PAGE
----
Alex Wilson, founder of the Resilient Design Institute on XPS foam- Blowing agents create tiny bubbles of gas that are, in effect, the insulator in foam. They used to be chlorofluorocarbons (CFCs) that were banned for damaging the ozone layer, and were replaced by HFCs [that] don't cause ozone damage, but are more than a thousand times worse than CO2 as greenhouse gases.

To be accurate, they are 1430 times worse than CO2 as a greenhouse gas, so the only way choosing XPS over other types of insulation will make the planet greener is by helping frozen tundra come back to life.

'We have been doing it now for so long that we really can't find better materials to build with" - Mike Reynolds, Earthship Biotect

It's not that he couldn't find better materials, he just walked right past them without knowing it. Right next to XPS foam in any building supply store would be a stack of EPS foam that uses different blowing agents that have much lower emissions, and they're a bit cheaper. Beside that would be a stack of rigid mineral wool, a board insulation made from stone dust that has no chemicals and contains a minimum of 75% recycled content. 

Recycled rubber roof shingles
Recyled rubber roof shingles © TRACC

The interior walls are certainly beautiful, but sequestering thousands of aluminum cans in a wall is not necessarily a great use of metal in an age of resource depletion. In 1972 no one was using them, or old tires, so he was in fact doing the world a favour back then - but he isn't anymore. The metal would be better off recycled and there are many new uses for old tires now, including durable building products.  

Alternatively, why not build a straw-bale house instead? Straw is a natural material, it has a good R value, building with it sequesters carbon, and depending on whether or not you are comfortable living at 6° Celsius, it would be either way more comfortable or way more efficient than an Earthship. It's certainly more natural and ecologically responsible than insulating a house with a mix of XPS and spray foam the way Reynolds suggests.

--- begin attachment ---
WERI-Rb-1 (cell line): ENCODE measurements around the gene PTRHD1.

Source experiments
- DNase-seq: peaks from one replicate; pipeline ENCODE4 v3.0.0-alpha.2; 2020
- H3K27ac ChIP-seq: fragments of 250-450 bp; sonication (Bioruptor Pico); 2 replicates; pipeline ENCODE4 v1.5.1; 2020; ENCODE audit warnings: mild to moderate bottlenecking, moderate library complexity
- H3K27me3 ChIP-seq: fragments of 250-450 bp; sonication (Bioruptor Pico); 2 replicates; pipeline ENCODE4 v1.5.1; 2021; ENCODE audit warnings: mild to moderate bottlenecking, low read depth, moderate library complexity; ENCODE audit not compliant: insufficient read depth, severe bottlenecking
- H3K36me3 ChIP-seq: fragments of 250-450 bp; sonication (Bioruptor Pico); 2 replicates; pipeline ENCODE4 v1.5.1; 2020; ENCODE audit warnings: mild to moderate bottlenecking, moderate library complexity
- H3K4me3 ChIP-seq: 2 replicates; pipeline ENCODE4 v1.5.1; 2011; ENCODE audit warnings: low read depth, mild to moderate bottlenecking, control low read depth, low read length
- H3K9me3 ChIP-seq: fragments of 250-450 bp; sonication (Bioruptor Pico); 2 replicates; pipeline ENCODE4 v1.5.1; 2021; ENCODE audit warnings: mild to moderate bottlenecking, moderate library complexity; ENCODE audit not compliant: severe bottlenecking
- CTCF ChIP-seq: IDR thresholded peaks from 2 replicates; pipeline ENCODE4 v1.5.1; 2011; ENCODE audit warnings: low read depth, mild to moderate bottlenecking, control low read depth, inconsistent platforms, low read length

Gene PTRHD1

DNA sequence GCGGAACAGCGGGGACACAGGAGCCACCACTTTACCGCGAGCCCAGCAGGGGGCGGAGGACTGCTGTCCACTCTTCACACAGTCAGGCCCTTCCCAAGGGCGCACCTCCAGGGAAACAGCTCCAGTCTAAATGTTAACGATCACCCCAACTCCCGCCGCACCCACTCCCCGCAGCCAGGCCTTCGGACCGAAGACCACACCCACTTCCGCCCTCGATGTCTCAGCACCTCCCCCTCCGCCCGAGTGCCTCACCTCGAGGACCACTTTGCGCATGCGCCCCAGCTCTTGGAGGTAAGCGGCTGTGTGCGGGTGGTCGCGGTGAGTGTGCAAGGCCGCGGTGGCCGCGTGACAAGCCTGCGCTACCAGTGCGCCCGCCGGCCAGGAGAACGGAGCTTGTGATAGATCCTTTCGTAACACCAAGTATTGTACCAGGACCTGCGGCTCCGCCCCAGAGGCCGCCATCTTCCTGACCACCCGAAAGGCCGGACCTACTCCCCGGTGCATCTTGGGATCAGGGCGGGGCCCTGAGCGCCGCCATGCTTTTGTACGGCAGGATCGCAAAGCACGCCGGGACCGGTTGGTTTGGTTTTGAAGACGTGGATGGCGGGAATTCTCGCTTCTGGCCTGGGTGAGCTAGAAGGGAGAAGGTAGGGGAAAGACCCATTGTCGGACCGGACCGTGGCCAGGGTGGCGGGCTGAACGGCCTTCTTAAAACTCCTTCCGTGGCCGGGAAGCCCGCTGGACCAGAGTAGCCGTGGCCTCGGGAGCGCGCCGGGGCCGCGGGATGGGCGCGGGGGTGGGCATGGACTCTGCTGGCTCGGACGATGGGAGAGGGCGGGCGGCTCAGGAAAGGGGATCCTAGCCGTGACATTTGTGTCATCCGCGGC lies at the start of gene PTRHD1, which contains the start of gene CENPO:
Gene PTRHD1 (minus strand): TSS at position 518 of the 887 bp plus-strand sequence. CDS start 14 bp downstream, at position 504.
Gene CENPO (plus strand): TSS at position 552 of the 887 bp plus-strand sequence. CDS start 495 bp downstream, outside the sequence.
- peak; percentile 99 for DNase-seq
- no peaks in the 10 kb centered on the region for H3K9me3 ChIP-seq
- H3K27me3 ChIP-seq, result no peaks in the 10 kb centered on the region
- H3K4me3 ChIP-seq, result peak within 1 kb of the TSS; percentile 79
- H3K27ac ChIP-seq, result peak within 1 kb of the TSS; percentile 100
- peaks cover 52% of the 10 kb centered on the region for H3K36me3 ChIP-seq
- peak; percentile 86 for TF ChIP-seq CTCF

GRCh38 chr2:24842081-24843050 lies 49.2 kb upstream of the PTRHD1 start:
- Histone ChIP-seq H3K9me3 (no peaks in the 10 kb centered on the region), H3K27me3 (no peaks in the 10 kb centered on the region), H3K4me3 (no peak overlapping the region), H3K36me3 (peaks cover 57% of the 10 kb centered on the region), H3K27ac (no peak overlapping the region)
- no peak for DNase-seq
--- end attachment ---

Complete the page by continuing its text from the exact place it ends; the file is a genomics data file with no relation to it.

Or how about a cellulose wall? Cellulose insulation comes from recycled newsprint, and like straw, building with it sequesters carbon and it insulates very well. So how about a slab-on-grade house with recycled concrete, FSC certified lumber and dense-packed cellulose? And why not use recycled synthetic gypsum board so those pop cans be recycled and turned into more sensible products?

5. Water conservation:

We are strong advocates of residential water conservation and rainwater harvesting, particularly in urban areas. Mike Reynolds is an excellent ambassador on this front and is drawing attention to a pressing global issue.

His technique for supplying water may be crucial to the success of an Earthship in arid climates, but in areas of low density and demand (the kind of areas you could expect to see an Earthship built in Canada) it is not such a great concern.

The Earth already has a natural system for treating and storing rainwater; the soil filters water and it is stored in natural underground cisterns called aquifers. Out of necessity he reinvented that system using plastic pipes, filters and huge plastic storage containers, which is brilliant in a desert but completely unnecessary in most remote areas of Canada.

Rainwater harvesting
© Ecohome

This is yet another case of a head on collision between Earthship ideology and common sense, one where homeowners are burdened with unnecessary complication and cost for no reason other than maintaining the image of the Earthship brand. 

The cheaper and 'greener' option in such locations would be letting the earth work its magic and accessing that water by digging a well and pumping water up with renewable power like solar panels, or even the grid if you're one of the millions of Canadians who are served by clean power.

You can still harvest rainwater that falls on your roof, all that takes is a rain barrel, and an outdoor garden makes great use of it. 

6. House Dimension:

The shape of an Earthship is very narrow and very long. This is by no means an optimal shape for material conservation. Example - a 20 foot deep house by 100 feet long would be 2,000 square feet. Assuming it is half buried, that is 120 feet of exposed wall and an additional 120 of below-grade wall built with foam panels, for a total of 240 feet of wall. Compare that to a 40x50 foot house which is also 2,000 square feet and has only 180 feet of wall in total. Less material, less labour, same amount of living space.